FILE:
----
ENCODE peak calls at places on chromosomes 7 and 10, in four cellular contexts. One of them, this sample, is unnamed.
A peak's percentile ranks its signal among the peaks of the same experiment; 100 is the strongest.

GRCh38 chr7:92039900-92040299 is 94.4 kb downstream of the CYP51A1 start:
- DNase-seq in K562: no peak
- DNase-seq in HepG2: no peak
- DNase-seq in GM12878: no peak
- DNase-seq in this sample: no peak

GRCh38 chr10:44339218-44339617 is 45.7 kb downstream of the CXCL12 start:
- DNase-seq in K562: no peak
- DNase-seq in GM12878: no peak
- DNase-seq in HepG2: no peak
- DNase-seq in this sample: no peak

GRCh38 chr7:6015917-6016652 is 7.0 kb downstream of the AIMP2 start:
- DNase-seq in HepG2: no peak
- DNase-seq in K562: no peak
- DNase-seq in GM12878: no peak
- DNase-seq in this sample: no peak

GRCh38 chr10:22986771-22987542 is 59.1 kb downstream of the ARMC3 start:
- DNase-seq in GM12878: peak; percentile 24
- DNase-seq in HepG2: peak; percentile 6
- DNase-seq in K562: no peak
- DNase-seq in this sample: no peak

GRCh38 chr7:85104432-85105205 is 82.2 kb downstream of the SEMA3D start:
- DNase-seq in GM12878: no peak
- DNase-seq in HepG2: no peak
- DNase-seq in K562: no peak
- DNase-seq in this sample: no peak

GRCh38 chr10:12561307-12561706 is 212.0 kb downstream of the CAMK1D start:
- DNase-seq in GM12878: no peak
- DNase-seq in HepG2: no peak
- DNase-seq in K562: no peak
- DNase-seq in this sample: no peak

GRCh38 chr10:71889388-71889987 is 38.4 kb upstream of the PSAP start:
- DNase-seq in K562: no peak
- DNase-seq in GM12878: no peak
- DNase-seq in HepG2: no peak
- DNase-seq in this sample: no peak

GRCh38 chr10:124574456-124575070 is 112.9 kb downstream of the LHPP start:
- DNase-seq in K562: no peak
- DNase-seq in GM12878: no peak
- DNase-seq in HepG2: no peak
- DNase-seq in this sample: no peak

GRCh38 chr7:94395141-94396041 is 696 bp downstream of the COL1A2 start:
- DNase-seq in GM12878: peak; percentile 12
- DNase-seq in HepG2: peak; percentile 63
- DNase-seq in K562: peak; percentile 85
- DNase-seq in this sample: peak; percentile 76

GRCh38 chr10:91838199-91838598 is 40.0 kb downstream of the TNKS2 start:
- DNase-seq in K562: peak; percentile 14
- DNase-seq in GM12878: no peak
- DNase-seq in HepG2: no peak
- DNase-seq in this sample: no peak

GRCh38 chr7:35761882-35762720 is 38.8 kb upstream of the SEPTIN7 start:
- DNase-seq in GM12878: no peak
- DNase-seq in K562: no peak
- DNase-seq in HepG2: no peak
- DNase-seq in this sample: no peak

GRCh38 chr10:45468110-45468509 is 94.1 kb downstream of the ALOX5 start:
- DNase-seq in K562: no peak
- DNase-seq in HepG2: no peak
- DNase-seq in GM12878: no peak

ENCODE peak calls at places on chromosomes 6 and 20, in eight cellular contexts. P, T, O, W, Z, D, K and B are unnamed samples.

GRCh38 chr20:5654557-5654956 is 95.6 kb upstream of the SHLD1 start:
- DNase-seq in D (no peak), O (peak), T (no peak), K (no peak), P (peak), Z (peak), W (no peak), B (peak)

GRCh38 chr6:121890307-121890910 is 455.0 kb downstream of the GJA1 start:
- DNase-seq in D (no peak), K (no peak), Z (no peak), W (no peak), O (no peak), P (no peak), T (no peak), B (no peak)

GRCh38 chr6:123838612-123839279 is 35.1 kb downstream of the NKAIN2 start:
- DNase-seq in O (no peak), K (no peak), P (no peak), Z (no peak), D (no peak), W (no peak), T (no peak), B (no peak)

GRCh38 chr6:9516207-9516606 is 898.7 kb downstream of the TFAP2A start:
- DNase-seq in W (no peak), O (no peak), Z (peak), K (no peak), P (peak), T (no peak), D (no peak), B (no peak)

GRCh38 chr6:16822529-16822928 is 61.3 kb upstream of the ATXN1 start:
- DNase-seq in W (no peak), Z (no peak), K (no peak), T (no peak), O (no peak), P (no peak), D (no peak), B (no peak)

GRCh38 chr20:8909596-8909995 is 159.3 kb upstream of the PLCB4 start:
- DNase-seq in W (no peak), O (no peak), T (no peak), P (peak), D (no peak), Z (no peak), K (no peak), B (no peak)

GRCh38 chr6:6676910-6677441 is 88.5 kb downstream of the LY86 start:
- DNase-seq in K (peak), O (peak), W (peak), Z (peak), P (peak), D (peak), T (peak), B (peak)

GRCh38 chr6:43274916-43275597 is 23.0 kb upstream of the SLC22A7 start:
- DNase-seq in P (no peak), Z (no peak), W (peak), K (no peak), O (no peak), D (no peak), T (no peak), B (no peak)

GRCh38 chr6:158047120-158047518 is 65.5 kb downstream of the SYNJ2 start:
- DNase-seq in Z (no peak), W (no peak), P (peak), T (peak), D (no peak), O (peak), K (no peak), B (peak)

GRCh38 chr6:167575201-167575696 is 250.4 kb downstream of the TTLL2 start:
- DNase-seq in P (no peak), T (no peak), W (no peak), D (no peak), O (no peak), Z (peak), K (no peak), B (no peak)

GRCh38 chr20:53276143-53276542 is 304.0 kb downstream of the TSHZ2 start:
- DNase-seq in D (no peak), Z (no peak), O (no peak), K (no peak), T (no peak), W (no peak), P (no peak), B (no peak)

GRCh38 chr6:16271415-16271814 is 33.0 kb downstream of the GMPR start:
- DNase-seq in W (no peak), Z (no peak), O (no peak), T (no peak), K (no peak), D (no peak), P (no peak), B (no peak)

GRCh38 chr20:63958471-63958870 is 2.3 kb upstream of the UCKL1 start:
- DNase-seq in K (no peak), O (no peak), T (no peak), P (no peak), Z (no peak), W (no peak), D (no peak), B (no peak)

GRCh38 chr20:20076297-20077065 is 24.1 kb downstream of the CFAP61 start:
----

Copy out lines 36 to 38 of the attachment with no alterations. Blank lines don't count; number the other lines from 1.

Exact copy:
- DNase-seq in HepG2: no peak
- DNase-seq in this sample: no peak

GRCh38 chr10:124574456-124575070 is 112.9 kb downstream of the LHPP start: